Every day I drive past these trees which in the past week or so have started dropping their load of chestnuts onto the street. I was contemplating stopping and asking if I could pick some, when this morning there was a sign: “chestnuts for sale!” Awesome, I love chestnuts! I think part of their fascination is, they are one of the only true seasonal food left.
my freshly bought treasure, at home on the deck
I love fall, the colors of the leaves, seeing you breath in the crisp morning air…
Just as much as pumpkins are a symbol for fall throughout the new world, in Switzerland where I was born, it’s chestnuts that ring in the shorter days.
Warming your hands on a bag of freshly roasted chestnuts while walking through the Christmas market in November, and of course, our annual family vacation to the italian speaking part of Switzerland: Ticino
Valle Verzasca, TI: of course the pictures are from pretty weather 🙂
where we would don our rain coats (it usually rained A LOT whenever we were there in the fall) and boots and go pick bags of chestnuts, trying not to let them sting you under your fingernail (I remember that pain too). Then at night my Dad would make a fire in the fireplace and we would roast and eat the bounty of the day.
I will not go into details about the one time we decided to take a couple of bags back home after vacation and kept them in the kitchen, just trust me, whenever you have chestnuts, keep them OUTSIDE on the balcony, or you’ll be
chasing the inhabitants of the bad chestnuts paying the price for weeks…
🙂 Ah memories! I also remember that although fresh and good, they were not always easy to peel. We scored them, even got the special ‘chestnut scorer’ tool, but often the inner skin would stick and you’d have to gnaw it out of the shell…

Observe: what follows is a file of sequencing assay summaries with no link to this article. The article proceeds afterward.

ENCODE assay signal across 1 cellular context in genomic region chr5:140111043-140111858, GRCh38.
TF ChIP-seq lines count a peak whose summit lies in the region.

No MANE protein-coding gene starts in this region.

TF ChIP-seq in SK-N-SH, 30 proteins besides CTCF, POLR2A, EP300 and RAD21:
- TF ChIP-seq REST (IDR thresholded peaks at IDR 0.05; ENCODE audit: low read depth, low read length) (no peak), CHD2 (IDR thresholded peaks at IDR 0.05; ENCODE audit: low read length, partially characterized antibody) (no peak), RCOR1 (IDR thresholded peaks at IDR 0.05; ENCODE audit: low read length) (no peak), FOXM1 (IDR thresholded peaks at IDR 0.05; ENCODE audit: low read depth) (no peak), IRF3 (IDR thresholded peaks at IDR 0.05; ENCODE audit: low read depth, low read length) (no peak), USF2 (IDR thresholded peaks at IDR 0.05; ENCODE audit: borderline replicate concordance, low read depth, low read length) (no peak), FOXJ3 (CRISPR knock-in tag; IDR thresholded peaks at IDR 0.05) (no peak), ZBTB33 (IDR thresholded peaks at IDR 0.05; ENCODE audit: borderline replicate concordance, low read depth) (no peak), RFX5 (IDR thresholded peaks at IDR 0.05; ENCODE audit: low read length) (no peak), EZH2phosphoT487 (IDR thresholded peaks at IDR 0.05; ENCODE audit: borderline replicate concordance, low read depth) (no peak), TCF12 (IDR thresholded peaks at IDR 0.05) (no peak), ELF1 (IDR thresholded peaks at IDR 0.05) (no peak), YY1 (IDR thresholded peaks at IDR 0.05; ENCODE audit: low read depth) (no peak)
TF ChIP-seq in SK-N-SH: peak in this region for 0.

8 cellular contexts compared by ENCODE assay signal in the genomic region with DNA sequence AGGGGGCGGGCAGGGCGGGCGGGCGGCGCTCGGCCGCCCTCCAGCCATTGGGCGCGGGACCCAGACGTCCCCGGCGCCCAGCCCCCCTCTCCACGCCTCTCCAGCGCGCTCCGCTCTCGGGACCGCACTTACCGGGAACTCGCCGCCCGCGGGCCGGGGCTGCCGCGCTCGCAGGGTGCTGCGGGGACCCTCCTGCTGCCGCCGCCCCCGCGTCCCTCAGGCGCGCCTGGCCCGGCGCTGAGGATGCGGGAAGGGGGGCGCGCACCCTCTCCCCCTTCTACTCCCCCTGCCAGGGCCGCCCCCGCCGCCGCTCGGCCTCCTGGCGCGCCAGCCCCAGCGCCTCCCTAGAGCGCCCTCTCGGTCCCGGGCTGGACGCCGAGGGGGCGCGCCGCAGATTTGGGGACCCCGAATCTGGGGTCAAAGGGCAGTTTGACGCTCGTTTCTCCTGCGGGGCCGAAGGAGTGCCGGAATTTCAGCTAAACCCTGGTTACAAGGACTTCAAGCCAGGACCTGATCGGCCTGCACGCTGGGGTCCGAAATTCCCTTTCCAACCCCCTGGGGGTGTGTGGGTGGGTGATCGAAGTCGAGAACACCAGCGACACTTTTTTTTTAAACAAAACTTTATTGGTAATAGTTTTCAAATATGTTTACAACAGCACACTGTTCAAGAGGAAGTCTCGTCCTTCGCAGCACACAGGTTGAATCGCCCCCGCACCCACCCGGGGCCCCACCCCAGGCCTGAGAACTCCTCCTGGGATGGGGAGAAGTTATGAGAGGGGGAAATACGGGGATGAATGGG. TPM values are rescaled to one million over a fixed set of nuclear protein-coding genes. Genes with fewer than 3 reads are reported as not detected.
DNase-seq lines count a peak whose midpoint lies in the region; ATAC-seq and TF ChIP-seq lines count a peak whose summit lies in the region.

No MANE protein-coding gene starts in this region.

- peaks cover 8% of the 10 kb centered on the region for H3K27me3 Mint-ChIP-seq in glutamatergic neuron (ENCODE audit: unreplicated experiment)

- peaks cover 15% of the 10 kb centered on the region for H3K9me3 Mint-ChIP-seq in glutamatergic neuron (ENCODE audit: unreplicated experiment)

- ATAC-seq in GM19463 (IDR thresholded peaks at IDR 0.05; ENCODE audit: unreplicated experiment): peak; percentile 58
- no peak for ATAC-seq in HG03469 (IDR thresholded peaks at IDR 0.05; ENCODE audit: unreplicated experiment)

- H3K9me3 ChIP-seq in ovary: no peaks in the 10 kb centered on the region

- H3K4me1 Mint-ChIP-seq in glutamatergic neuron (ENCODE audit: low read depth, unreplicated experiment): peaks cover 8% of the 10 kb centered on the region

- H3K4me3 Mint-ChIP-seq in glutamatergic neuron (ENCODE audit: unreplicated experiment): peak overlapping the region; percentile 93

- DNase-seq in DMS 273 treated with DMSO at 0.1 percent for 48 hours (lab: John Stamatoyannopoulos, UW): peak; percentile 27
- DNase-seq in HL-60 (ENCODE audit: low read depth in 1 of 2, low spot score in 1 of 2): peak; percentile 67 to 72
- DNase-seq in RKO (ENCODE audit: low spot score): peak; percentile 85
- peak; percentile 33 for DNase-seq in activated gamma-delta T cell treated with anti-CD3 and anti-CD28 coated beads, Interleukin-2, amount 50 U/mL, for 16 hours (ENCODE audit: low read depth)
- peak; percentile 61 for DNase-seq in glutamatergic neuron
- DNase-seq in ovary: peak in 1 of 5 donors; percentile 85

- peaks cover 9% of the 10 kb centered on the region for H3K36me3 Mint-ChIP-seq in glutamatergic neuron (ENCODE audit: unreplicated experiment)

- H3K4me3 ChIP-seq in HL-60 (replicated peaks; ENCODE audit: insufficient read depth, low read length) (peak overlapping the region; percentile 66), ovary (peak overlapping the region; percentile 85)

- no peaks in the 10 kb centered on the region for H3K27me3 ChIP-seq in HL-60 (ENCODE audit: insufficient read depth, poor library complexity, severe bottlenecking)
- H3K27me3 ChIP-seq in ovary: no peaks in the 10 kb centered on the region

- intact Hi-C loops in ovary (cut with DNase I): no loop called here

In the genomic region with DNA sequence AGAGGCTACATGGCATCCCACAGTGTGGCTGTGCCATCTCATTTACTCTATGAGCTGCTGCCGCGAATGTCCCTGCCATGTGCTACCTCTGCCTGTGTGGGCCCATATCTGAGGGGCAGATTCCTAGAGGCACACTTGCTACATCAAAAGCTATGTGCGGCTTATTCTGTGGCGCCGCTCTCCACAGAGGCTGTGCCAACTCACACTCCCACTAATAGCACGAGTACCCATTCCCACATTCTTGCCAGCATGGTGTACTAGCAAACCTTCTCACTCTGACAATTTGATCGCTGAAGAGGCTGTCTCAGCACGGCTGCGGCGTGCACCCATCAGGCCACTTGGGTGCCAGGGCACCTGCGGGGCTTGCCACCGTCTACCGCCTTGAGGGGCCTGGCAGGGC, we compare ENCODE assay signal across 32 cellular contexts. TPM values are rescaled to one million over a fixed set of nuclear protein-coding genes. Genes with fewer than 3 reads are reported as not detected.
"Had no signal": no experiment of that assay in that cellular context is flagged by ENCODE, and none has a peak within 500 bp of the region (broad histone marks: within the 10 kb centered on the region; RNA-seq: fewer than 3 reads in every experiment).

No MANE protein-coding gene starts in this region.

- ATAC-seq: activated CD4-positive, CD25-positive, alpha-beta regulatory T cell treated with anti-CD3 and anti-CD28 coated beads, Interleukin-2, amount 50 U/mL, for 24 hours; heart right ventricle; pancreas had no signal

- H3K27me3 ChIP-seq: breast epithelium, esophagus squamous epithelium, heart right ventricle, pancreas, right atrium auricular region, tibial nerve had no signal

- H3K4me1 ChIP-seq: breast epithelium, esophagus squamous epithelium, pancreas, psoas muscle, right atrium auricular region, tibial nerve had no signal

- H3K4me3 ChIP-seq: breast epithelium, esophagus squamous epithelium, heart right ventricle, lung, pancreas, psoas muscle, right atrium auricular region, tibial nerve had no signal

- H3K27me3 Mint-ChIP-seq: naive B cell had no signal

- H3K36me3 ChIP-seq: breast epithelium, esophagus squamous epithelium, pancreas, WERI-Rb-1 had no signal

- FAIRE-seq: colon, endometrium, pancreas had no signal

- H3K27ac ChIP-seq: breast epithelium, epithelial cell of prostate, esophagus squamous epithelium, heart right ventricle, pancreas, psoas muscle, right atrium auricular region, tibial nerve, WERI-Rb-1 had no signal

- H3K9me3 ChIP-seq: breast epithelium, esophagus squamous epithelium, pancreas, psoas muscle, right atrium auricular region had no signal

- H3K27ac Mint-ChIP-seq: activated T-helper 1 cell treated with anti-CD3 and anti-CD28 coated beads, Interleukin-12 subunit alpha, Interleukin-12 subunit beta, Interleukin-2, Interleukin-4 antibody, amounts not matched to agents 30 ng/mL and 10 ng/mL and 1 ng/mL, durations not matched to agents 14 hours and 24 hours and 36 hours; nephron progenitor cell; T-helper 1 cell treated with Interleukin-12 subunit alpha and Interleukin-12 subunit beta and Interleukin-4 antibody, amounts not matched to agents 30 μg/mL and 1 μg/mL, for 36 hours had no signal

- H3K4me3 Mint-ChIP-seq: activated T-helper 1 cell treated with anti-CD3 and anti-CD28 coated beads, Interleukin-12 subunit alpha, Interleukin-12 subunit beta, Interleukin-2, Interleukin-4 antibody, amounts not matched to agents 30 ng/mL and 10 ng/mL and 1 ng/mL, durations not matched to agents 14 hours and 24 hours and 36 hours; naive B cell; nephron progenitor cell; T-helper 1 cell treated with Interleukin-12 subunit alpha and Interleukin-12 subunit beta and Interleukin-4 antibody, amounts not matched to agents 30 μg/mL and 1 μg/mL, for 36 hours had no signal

But today after researching, I have found the perfect, fool proof way to roast fresh chestnuts so they are easy to peel, ust like from the street vendor!
- First you need fresh chestnuts (they should look full and plump and shiny if they are dull pass on them, they are not fresh and might be moldy or dry)
- score them either across or in a X pattern through the shell on one side. There are several ways to do this, but the easiest way I found is to hold the chestnut either on a cutting board or up in your hand and cut with a serrated knife or small paring knife.
- Bring a pot of water to a boil, (this is the whole trick, yes, you boil them first) drop the chestnuts in and cook for about 10 minutes.
pre-boiled chestnuts in my grill basket, ready to go on the grill
- Drain and roast.
- Again two different ways this can be done, the easiest is your gas grill outside, using one of those grilling baskets. (Or in a baking dish in the oven: Preheat to 425, roast for 15-20 minutes, shaking the pan or stirring twice)
- Grill about 5 minutes per side, and WIN! you will have perfect chestnuts!
(the whole ‘…roasting on an open fire’ might be more romantic than practical, but the grill works GREAT.
…and they are gone
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